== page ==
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Tibet: News in Focus Spiritual leader of Tibet calls for more attention to inner values

Spiritual leader of Tibet calls for more attention to inner values

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Dalai-Lama-WashingtonDC-Tibet-2016Dharamshala — Describing today's education with its focus on materialistic goals, His Holiness the Dalai Lama calls for more attention on inner values.

His Holiness Dalai Lama reached Washington DC on Tuesday, June 13 for his ten-day long US tour. On the first day of the visit, he spoke at the United States Institute of Peace (USIP) and American University.

In his speech at USIP, following the Orlando attacks, His Holiness calls attention to education as means to attaining peace. "Genuine peace must come from inner peace. It's impossible to find peace if we are full of frustration, suspicion and mistrust. USIP must encourage a change of heart based on a change of awareness rather than a dependence on blessings. Whether we are happy or sad depends directly on our own actions. I know that USIP is committed to creating peace. I believe that to achieve it what we need is education. Today's education with its focus on materialistic goals needs to pay more attention to inner values. If this can be done, we may create a more peaceful world by the middle of this century" he said.

On asked about the current refugee situation, he said "I admire all those countries that are helping them, but simply providing shelter is not enough. The long term solution is to restore peace in the lands these people are fleeing. In the meantime their young people must be given education and training to equip them to be able to help rebuild their countries in due course.

"Life is difficult, but coping with it is much easier if you have peace of mind. One way to achieve this is to encourage a more holistic approach to education that fosters a greater warm-heartedness based on scientific findings, common experience and common sense."

In another meeting, His Holiness observed a moment of silent prayer for the victims of Orlando attack. In the following address, he said "We all have problems to do with fear and anger, but withstanding difficulties is much easier if you have mental strength. In my own case, I lost my freedom aged 16 and then lost my country when I was 24. I faced an array of problems after that, but my mind has remained peaceful.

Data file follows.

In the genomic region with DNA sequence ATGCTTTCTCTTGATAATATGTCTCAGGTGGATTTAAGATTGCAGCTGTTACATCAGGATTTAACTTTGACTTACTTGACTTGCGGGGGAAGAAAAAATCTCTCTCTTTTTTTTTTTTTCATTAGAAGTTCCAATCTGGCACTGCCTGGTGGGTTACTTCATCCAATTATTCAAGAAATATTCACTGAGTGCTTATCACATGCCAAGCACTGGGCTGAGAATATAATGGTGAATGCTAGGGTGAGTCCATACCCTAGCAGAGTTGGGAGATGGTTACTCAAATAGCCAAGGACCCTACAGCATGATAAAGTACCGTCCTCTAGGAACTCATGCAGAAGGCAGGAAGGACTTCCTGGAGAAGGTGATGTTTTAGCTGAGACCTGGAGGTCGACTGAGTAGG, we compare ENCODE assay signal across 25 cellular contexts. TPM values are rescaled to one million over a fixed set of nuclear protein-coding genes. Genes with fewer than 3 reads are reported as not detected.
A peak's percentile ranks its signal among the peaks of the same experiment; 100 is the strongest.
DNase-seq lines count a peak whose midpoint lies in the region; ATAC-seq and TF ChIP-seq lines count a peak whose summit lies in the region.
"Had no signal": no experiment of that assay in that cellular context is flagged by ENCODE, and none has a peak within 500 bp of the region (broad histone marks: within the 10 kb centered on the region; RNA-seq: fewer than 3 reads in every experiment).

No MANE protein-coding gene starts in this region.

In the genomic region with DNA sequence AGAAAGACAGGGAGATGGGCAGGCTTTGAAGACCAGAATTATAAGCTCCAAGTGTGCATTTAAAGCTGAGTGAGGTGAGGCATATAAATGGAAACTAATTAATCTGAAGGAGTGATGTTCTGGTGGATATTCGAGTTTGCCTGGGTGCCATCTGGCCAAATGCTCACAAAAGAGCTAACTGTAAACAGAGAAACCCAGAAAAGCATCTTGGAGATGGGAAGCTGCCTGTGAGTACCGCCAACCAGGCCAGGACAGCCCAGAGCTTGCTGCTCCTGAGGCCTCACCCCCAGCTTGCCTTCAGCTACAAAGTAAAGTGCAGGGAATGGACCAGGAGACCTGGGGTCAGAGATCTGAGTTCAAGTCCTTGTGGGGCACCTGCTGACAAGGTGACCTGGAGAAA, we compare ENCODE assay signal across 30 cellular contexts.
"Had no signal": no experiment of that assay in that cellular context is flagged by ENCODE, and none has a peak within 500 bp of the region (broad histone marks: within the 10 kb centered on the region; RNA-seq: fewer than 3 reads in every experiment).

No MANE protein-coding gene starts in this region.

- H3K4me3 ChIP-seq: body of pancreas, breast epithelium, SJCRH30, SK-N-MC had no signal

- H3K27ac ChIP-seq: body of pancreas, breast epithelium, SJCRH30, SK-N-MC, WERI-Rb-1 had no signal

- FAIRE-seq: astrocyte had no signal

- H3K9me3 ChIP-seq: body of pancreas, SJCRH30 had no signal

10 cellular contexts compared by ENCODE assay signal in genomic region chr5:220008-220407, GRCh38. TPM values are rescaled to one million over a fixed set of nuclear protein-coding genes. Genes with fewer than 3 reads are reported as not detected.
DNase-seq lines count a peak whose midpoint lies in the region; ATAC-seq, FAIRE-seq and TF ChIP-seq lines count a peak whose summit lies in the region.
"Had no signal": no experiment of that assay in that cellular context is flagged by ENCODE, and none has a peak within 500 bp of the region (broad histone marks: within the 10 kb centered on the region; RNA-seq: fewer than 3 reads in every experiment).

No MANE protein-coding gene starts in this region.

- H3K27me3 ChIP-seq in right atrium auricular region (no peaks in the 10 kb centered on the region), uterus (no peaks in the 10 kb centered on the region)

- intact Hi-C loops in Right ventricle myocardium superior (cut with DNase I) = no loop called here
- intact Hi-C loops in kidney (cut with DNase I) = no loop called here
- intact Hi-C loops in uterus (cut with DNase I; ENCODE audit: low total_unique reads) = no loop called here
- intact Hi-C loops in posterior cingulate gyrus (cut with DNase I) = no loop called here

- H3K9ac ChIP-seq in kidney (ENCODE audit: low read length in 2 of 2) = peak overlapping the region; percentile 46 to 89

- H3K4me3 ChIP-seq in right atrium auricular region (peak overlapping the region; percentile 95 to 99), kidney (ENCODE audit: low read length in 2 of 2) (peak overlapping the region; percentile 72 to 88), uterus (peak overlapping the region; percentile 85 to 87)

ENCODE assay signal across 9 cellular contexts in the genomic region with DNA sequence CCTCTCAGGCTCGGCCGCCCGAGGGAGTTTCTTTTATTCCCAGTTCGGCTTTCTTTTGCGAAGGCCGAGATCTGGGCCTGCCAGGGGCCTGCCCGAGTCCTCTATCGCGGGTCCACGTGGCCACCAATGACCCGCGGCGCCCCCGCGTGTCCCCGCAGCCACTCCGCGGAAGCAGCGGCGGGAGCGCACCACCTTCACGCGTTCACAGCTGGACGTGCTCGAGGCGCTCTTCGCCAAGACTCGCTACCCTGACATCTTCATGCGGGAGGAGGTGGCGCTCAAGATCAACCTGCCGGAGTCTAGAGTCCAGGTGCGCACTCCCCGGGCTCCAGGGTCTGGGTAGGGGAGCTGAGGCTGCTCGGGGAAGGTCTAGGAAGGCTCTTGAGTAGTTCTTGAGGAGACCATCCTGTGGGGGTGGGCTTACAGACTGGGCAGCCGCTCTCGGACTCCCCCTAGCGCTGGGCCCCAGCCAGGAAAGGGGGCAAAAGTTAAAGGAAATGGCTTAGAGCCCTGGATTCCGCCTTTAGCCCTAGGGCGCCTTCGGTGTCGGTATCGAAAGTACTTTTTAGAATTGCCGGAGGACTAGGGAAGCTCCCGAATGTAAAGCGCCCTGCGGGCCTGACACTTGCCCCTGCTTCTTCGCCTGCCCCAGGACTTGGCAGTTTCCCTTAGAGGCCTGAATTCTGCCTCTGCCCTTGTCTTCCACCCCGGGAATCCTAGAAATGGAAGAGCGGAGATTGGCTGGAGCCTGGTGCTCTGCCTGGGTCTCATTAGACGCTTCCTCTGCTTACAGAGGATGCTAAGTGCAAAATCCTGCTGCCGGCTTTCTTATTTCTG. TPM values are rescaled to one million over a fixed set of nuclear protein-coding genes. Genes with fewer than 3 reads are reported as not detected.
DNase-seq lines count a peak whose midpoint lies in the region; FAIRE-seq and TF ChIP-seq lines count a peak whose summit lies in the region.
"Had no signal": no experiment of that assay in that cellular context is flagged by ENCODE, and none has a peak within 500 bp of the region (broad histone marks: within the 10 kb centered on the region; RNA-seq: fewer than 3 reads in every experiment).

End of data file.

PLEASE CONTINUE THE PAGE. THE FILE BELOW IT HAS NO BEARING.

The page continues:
Adding to it he said "All 7 billion human beings alive today are mentally, physically and emotionally the same. We all have the same potential to find peace of mind. Some people mistakenly conclude that cultivating compassion is all about others' benefit, whereas the first benefit is to us. Compassion brings us peace of mind. It attracts friends. Friends are based on trust and trust develops when we show concern for others. I really admire these young people who came to see me, not only for their interest, but because of the action they have taken in their own countries."

Later in the day at the American University, His Holiness met Richard Gere, Chairman of the International Campaign for Tibet, House Democrat Leader Nancy Pelosi and Capital Area Tibetan Association President Jigme Gorap.

Talking to Tibetans he motivated them to think themselves as the ambassadors of Tibet. He encouraged them to preserve and appreciate their culture and to remember Tibetan Buddhism is derived directly from the Nalanda tradition that hinges on the use of reasoning. This training and not the formal education had equipped him to engage in meaningful talks with scientists for more than thirty years.

He further expounded that the knowledge of how the mind works and the regulation of emotions are something that Tibetans can share with the world. Analyzing whether anger is of any value or whether warm-heartedness is more helpful is an example. He said that while anger may appear to bring energy to bear, it tends to be blind. He stressed once again the importance of education.

He referred to his own devolution of political authority to an elected leadership and his retiring the institution of Dalai Lamas from future political activity in the context of the need to adapt to the modern world.

 


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